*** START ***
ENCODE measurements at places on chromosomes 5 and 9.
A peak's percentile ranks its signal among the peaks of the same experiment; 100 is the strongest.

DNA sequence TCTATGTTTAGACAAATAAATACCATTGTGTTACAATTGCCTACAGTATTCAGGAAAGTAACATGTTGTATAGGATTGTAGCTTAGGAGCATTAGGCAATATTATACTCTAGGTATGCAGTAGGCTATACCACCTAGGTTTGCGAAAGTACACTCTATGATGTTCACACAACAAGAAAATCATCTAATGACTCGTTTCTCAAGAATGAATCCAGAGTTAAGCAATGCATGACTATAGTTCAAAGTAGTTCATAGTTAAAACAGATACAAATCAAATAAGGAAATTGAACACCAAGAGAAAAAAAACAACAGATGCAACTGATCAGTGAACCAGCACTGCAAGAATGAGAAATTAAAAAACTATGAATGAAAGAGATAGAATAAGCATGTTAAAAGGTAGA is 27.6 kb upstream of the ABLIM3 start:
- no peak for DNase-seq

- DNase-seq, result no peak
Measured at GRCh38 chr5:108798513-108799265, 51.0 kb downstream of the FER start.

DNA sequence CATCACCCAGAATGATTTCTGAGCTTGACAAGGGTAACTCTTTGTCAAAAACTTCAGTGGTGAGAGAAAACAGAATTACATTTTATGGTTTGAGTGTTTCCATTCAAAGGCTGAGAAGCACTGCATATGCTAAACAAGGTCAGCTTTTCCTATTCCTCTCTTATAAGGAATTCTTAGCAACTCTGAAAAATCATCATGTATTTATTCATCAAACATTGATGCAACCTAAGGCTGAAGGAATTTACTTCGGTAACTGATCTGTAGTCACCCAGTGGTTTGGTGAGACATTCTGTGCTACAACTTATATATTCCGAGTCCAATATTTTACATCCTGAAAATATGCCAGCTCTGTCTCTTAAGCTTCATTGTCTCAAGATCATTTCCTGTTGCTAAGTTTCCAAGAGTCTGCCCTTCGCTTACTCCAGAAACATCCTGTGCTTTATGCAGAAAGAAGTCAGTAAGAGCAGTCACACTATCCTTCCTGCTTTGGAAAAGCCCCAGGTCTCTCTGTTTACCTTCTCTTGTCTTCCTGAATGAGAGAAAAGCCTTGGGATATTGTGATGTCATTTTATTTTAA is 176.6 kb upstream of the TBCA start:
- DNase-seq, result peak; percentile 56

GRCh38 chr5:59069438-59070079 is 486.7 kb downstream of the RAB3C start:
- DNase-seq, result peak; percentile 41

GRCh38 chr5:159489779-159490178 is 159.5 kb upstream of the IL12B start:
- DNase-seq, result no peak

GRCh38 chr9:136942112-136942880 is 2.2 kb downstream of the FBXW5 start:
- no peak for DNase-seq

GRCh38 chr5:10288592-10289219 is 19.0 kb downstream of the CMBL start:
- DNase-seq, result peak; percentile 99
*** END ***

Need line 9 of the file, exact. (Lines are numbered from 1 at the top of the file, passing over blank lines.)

GRCh38 chr5:59069438-59070079 is 486.7 kb downstream of the RAB3C start: